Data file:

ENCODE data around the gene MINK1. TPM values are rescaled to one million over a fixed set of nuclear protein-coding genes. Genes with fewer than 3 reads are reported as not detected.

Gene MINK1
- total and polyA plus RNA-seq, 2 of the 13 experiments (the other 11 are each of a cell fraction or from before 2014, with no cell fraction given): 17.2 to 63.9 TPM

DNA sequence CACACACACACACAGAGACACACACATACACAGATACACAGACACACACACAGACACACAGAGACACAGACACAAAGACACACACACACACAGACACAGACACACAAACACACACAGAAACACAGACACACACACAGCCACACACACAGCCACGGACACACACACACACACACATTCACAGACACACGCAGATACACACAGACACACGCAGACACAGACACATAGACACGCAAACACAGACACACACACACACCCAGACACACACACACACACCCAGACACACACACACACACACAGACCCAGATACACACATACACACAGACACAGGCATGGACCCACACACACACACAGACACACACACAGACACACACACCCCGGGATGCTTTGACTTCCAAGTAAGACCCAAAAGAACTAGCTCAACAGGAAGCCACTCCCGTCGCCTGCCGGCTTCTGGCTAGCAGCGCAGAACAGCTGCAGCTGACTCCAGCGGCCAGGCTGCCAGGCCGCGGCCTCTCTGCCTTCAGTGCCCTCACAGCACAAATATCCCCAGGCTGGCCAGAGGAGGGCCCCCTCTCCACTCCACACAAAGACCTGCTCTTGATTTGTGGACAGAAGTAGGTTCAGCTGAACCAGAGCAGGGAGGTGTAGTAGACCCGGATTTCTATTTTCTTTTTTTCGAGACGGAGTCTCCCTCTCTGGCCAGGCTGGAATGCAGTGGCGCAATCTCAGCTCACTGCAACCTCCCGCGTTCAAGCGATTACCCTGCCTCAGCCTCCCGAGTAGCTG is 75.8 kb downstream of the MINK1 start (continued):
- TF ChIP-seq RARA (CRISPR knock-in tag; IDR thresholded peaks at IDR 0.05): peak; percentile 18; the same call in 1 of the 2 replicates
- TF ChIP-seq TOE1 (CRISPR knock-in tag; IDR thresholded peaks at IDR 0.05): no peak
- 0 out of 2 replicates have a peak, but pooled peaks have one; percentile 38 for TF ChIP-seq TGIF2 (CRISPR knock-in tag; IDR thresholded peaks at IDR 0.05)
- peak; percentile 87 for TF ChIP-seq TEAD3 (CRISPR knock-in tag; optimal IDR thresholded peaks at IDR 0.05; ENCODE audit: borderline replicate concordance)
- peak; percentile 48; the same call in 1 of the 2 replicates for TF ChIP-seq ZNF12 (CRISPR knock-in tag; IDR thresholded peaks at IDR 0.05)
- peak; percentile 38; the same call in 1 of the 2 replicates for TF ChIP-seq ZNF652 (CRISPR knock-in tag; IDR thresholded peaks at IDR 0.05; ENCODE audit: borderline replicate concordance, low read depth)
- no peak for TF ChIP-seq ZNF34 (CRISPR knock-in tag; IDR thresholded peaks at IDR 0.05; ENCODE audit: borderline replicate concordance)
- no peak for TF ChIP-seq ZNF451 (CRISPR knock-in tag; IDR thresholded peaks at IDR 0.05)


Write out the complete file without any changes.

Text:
ENCODE data around the gene MINK1. TPM values are rescaled to one million over a fixed set of nuclear protein-coding genes. Genes with fewer than 3 reads are reported as not detected.

Gene MINK1
- total and polyA plus RNA-seq, 2 of the 13 experiments (the other 11 are each of a cell fraction or from before 2014, with no cell fraction given): 17.2 to 63.9 TPM

DNA sequence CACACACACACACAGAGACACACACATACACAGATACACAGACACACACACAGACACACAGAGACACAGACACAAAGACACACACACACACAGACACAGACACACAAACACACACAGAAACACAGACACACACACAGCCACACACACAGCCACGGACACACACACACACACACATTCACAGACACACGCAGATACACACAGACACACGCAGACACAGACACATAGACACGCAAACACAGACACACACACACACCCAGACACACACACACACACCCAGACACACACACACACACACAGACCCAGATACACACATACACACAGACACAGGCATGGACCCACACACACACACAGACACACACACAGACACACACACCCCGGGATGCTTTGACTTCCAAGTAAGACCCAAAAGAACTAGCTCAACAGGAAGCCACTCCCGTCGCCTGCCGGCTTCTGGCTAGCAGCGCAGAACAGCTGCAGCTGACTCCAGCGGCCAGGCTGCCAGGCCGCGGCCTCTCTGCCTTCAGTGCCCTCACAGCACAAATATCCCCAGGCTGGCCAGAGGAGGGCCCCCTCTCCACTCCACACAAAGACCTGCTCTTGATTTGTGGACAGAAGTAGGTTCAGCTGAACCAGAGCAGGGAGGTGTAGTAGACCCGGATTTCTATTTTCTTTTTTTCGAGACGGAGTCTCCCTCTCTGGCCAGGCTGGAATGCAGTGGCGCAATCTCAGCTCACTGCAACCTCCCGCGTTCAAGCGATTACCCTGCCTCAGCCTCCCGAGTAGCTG is 75.8 kb downstream of the MINK1 start (continued):
- TF ChIP-seq RARA (CRISPR knock-in tag; IDR thresholded peaks at IDR 0.05): peak; percentile 18; the same call in 1 of the 2 replicates
- TF ChIP-seq TOE1 (CRISPR knock-in tag; IDR thresholded peaks at IDR 0.05): no peak
- 0 out of 2 replicates have a peak, but pooled peaks have one; percentile 38 for TF ChIP-seq TGIF2 (CRISPR knock-in tag; IDR thresholded peaks at IDR 0.05)
- peak; percentile 87 for TF ChIP-seq TEAD3 (CRISPR knock-in tag; optimal IDR thresholded peaks at IDR 0.05; ENCODE audit: borderline replicate concordance)
- peak; percentile 48; the same call in 1 of the 2 replicates for TF ChIP-seq ZNF12 (CRISPR knock-in tag; IDR thresholded peaks at IDR 0.05)
- peak; percentile 38; the same call in 1 of the 2 replicates for TF ChIP-seq ZNF652 (CRISPR knock-in tag; IDR thresholded peaks at IDR 0.05; ENCODE audit: borderline replicate concordance, low read depth)
- no peak for TF ChIP-seq ZNF34 (CRISPR knock-in tag; IDR thresholded peaks at IDR 0.05; ENCODE audit: borderline replicate concordance)
- no peak for TF ChIP-seq ZNF451 (CRISPR knock-in tag; IDR thresholded peaks at IDR 0.05)